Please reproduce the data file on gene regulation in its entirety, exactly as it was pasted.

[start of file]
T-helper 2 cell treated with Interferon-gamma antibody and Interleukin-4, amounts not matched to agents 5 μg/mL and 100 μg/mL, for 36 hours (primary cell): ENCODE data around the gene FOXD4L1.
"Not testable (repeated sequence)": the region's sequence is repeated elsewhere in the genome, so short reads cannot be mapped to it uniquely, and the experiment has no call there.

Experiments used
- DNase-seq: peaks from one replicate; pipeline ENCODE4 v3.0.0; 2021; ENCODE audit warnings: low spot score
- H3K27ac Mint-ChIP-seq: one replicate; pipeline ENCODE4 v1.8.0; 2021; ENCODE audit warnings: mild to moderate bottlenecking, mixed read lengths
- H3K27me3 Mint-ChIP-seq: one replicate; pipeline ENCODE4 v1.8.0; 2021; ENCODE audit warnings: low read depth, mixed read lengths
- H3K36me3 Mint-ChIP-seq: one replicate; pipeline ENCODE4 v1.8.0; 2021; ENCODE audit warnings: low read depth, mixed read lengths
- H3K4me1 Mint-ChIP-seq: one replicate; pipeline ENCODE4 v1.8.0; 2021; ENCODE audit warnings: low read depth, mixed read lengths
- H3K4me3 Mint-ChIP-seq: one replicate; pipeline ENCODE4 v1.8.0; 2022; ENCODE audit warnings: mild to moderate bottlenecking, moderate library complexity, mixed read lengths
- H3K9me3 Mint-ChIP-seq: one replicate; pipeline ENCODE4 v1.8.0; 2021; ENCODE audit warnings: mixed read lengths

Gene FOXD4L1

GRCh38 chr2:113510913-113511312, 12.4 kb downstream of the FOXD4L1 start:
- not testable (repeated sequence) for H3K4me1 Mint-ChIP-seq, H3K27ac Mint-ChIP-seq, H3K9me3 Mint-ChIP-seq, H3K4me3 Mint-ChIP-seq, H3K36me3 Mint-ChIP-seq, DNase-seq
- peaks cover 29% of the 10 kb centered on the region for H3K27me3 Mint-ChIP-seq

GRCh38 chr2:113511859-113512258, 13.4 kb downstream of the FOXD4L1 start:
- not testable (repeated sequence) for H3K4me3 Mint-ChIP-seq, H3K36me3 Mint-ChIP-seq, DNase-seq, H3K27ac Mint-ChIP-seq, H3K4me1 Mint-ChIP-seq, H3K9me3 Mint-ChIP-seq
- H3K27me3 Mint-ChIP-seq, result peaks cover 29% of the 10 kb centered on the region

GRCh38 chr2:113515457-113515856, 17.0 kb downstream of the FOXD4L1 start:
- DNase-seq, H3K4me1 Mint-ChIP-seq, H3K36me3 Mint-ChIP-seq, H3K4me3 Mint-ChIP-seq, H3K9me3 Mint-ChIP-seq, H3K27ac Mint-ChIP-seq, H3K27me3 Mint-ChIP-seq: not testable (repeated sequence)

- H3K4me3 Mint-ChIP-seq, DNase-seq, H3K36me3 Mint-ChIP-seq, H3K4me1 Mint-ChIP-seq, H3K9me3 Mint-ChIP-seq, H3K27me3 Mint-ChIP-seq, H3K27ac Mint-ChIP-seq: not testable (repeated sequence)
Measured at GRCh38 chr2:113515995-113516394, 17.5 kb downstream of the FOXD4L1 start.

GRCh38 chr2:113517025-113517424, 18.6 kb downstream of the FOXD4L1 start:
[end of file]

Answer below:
T-helper 2 cell treated with Interferon-gamma antibody and Interleukin-4, amounts not matched to agents 5 μg/mL and 100 μg/mL, for 36 hours (primary cell): ENCODE data around the gene FOXD4L1.
"Not testable (repeated sequence)": the region's sequence is repeated elsewhere in the genome, so short reads cannot be mapped to it uniquely, and the experiment has no call there.

Experiments used
- DNase-seq: peaks from one replicate; pipeline ENCODE4 v3.0.0; 2021; ENCODE audit warnings: low spot score
- H3K27ac Mint-ChIP-seq: one replicate; pipeline ENCODE4 v1.8.0; 2021; ENCODE audit warnings: mild to moderate bottlenecking, mixed read lengths
- H3K27me3 Mint-ChIP-seq: one replicate; pipeline ENCODE4 v1.8.0; 2021; ENCODE audit warnings: low read depth, mixed read lengths
- H3K36me3 Mint-ChIP-seq: one replicate; pipeline ENCODE4 v1.8.0; 2021; ENCODE audit warnings: low read depth, mixed read lengths
- H3K4me1 Mint-ChIP-seq: one replicate; pipeline ENCODE4 v1.8.0; 2021; ENCODE audit warnings: low read depth, mixed read lengths
- H3K4me3 Mint-ChIP-seq: one replicate; pipeline ENCODE4 v1.8.0; 2022; ENCODE audit warnings: mild to moderate bottlenecking, moderate library complexity, mixed read lengths
- H3K9me3 Mint-ChIP-seq: one replicate; pipeline ENCODE4 v1.8.0; 2021; ENCODE audit warnings: mixed read lengths

Gene FOXD4L1

GRCh38 chr2:113510913-113511312, 12.4 kb downstream of the FOXD4L1 start:
- not testable (repeated sequence) for H3K4me1 Mint-ChIP-seq, H3K27ac Mint-ChIP-seq, H3K9me3 Mint-ChIP-seq, H3K4me3 Mint-ChIP-seq, H3K36me3 Mint-ChIP-seq, DNase-seq
- peaks cover 29% of the 10 kb centered on the region for H3K27me3 Mint-ChIP-seq

GRCh38 chr2:113511859-113512258, 13.4 kb downstream of the FOXD4L1 start:
- not testable (repeated sequence) for H3K4me3 Mint-ChIP-seq, H3K36me3 Mint-ChIP-seq, DNase-seq, H3K27ac Mint-ChIP-seq, H3K4me1 Mint-ChIP-seq, H3K9me3 Mint-ChIP-seq
- H3K27me3 Mint-ChIP-seq, result peaks cover 29% of the 10 kb centered on the region

GRCh38 chr2:113515457-113515856, 17.0 kb downstream of the FOXD4L1 start:
- DNase-seq, H3K4me1 Mint-ChIP-seq, H3K36me3 Mint-ChIP-seq, H3K4me3 Mint-ChIP-seq, H3K9me3 Mint-ChIP-seq, H3K27ac Mint-ChIP-seq, H3K27me3 Mint-ChIP-seq: not testable (repeated sequence)

- H3K4me3 Mint-ChIP-seq, DNase-seq, H3K36me3 Mint-ChIP-seq, H3K4me1 Mint-ChIP-seq, H3K9me3 Mint-ChIP-seq, H3K27me3 Mint-ChIP-seq, H3K27ac Mint-ChIP-seq: not testable (repeated sequence)
Measured at GRCh38 chr2:113515995-113516394, 17.5 kb downstream of the FOXD4L1 start.

GRCh38 chr2:113517025-113517424, 18.6 kb downstream of the FOXD4L1 start: